The farmers in the hills have feared dams primarily because of the fear of being ousted from the region that comes under Doob (immersion) in the catchment area. Such ouster is usually followed by very flawed relocation of oustees everywhere. Also, after the 2013 Kedar valley floods that broke the back of the marginal and small farmers here, all three government fact-finding committees have blamed dam building activities as a major reason for the ecological degradation of hills. Migration remains the only option for most of the young males now.
Largely driven by search for better paying jobs in the plains and nearby big cities, male migration according to the Census 2011 report has increased phenomenally in the last decade. Around 1048 villages in the area have emptied out, resulting in negative decadal growth in the hill districts of Almora(-1.28%) and Pauri Garhwal(-1.41%). And that, mind you, was before the Kedar valley floods. According to the 2015 National Institute for Rural Development and Panchayati Raj survey of 217 households in the hill districts, 88% houses reported at least one member having migrated, of whom 86% were male and 51% between 30-49 years old. Three quarters(73%) of these migrants are away from home for long periods (6 months to a year).
This brings us to young women farmers, already burdened with caring for small children and elderly members, now overburdened further by taking care of the land and the milch cattle . In an area of increasing man-wild animal conflict, women are eking out a living somehow by hanging on to their land, rearing cattle and selling grass as they fend off attacks by homeless simians, wild boar and Bagh (leopards). In her meticulous record of interaction with women’s groups organized over the last 25 years by the NGO Uttarakhand Seva Nidhi, Anuradha Pandey in her recently published book Pahadi Striyan, reports women farmers multitasking through the year to supplement the family incomes and educate their young. She reports that women farmers are supplementing the family income by Rs 1000 per month by selling leaves, green grass, cow dung along with various kinds of pulses, paddy and coarse grains .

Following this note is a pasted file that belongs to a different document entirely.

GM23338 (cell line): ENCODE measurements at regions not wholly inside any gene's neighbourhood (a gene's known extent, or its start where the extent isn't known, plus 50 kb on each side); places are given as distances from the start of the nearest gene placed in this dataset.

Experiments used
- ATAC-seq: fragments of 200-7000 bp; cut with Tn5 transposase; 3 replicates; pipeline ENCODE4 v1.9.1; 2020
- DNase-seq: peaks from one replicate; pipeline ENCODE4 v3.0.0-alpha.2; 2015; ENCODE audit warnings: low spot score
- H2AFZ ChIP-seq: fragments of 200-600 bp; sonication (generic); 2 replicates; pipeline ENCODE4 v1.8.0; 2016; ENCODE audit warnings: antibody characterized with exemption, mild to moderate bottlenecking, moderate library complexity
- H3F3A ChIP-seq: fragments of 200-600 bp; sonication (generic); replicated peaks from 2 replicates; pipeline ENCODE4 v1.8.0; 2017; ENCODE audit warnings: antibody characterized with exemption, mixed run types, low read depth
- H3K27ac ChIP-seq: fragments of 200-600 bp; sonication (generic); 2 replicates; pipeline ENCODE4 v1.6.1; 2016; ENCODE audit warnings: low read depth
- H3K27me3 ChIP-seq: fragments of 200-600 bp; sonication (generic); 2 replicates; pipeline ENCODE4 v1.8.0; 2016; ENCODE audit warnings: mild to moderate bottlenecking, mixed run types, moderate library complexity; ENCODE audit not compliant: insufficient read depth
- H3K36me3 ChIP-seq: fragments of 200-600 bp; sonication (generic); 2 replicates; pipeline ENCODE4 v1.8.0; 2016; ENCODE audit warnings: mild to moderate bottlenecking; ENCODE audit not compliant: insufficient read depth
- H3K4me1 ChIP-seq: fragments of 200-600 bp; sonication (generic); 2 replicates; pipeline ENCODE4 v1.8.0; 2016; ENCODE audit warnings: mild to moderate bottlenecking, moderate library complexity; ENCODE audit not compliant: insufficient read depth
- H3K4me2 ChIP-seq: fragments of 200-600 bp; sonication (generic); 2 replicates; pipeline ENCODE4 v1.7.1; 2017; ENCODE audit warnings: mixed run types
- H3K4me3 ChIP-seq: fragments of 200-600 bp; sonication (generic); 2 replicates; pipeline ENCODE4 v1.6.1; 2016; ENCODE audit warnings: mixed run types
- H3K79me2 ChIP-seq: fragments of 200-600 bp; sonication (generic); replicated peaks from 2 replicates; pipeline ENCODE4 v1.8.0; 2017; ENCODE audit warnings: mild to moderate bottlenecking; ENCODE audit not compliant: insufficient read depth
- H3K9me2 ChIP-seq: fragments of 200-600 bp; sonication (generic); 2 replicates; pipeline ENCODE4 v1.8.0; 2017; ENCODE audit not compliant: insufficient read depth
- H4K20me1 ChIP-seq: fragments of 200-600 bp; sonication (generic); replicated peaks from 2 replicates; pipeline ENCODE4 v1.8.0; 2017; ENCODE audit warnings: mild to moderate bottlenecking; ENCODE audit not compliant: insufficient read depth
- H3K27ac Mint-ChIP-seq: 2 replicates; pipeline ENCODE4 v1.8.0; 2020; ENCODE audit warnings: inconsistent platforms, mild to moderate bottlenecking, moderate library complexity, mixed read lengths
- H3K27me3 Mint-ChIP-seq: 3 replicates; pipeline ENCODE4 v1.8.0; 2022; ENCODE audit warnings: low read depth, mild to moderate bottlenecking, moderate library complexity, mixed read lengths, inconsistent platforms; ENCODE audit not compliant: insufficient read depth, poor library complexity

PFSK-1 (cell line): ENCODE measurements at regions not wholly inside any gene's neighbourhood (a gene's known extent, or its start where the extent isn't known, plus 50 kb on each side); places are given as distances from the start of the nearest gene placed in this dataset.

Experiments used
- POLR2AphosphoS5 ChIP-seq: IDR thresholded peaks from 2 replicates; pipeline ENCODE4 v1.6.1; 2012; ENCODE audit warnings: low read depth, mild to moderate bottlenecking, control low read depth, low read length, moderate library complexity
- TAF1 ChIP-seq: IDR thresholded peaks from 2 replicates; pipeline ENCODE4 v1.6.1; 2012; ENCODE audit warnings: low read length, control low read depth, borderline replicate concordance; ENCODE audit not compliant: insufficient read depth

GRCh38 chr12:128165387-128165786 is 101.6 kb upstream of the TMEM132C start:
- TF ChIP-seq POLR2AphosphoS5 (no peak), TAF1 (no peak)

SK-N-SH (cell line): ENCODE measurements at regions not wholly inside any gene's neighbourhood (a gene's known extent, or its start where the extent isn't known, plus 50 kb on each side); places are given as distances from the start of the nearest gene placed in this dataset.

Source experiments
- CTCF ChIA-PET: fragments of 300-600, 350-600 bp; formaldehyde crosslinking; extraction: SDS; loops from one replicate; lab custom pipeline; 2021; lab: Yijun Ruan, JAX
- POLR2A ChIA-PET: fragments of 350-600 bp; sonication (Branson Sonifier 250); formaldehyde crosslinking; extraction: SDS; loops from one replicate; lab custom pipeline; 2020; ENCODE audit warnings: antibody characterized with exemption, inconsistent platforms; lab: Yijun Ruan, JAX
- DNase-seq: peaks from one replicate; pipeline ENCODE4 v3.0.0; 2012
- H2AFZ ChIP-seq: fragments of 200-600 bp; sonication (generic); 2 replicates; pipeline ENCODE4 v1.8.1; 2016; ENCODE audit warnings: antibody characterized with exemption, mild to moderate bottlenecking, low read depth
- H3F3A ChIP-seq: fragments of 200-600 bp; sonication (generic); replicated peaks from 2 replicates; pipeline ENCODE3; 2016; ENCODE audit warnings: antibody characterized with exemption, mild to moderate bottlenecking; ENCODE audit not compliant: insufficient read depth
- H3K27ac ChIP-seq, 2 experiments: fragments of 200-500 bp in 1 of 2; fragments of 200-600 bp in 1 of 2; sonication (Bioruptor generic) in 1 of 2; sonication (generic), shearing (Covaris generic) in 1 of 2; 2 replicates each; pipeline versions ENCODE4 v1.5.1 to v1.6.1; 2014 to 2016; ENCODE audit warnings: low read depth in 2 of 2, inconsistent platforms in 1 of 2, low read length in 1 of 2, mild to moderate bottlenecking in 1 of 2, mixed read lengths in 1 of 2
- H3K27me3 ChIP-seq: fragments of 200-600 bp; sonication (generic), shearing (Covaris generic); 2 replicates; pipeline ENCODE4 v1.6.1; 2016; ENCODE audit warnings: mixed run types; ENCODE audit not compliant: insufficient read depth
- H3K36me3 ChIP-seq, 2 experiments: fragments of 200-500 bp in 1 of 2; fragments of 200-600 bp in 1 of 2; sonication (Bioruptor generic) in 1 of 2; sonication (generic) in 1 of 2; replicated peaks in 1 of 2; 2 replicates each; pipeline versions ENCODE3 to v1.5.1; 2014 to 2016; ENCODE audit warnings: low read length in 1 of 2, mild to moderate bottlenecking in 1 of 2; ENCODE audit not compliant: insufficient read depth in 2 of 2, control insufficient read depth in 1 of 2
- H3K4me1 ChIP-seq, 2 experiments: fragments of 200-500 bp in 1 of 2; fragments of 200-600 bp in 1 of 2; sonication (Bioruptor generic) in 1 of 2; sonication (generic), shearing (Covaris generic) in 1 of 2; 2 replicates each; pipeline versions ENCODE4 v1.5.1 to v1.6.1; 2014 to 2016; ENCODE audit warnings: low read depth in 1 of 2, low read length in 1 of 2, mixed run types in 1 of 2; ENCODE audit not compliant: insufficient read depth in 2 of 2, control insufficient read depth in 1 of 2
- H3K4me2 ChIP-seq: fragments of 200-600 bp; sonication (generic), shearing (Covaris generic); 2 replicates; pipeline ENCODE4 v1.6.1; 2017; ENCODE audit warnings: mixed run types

“What skill upgradation? Should our women stop farming or go on a strike?” asks Mohan Singh Latwal who runs a shop in Almora town. “ If they do that not just the uncared farms and forests, but the whole economy of the hills will deteriorate fast and we will be forced to become dependent on cities and cash, which we have never done. It is because of these tenacious women farmers that local varieties of grains and pulses (like Ragi, Rajma, Jhingora etc) have been saved from extinction. They have hung on to their seeds even in times of drought and deluge.”
These women, most of whom are educated, voice their own firm and clear ideas about what suits them best in all women gatherings held by the Uttarakhand Seva Nidhi. It comes out that even those from the villages where most young males were swept away by the 2013 floods are unwilling to go to the poorly conceived skill training courses on methods of income generation for women.
In the village of Kimana, Sarojini Devi tells the gathering, “In addition to all my house work and caring for my farm and cattle, I must also accompany my daughter to her school and back. When do I go to the Centre (Kendra)? It would be better if women like me were given a cow. We already know how to rear cattle. The cow would give milk for my daughter and I could sell the Ghee for additional income in the local market. As for the feed, I can easily gather fodder for her since I go to forest regularly anyhow, to gather fuel wood. It would save me time all around.”
“After spending my life tending to the farm (Kheti Pati), bringing up my children and getting everything I need from the land,” says an octogenarian Rewati Arya of Ganai village, “how can I abandon it in old age and migrate? Having spent so much time here, I wish to die here.”
“I depend on no one but myself”, says Hema Negi of village Shilang , Almora district. “My husband’s elder brother is blind. To keep him busy we have started a shop for him. I carry loads of saleable goods upto 25-30 kilos on my back. Why be ashamed or fearful of hard work? All this buying and selling I do it because I want to work. You have to have courage. If you have courage you can become self-sufficient, and being self-employed will certainly generate an income for you. First thing we need is to trust ourselves.”
Trust in oneself and one’s work. That is all there is to it!